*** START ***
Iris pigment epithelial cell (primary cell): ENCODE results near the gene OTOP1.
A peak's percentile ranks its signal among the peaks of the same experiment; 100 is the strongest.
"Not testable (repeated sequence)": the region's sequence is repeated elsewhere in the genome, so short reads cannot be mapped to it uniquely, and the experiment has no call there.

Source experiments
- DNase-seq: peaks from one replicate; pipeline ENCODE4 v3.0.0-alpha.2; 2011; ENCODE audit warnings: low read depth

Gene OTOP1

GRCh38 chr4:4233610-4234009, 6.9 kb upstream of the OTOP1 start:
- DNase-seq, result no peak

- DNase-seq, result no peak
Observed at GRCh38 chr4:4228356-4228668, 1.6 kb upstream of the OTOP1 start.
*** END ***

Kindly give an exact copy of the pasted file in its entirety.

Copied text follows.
Iris pigment epithelial cell (primary cell): ENCODE results near the gene OTOP1.
A peak's percentile ranks its signal among the peaks of the same experiment; 100 is the strongest.
"Not testable (repeated sequence)": the region's sequence is repeated elsewhere in the genome, so short reads cannot be mapped to it uniquely, and the experiment has no call there.

Source experiments
- DNase-seq: peaks from one replicate; pipeline ENCODE4 v3.0.0-alpha.2; 2011; ENCODE audit warnings: low read depth

Gene OTOP1

GRCh38 chr4:4233610-4234009, 6.9 kb upstream of the OTOP1 start:
- DNase-seq, result no peak

- DNase-seq, result no peak
Observed at GRCh38 chr4:4228356-4228668, 1.6 kb upstream of the OTOP1 start.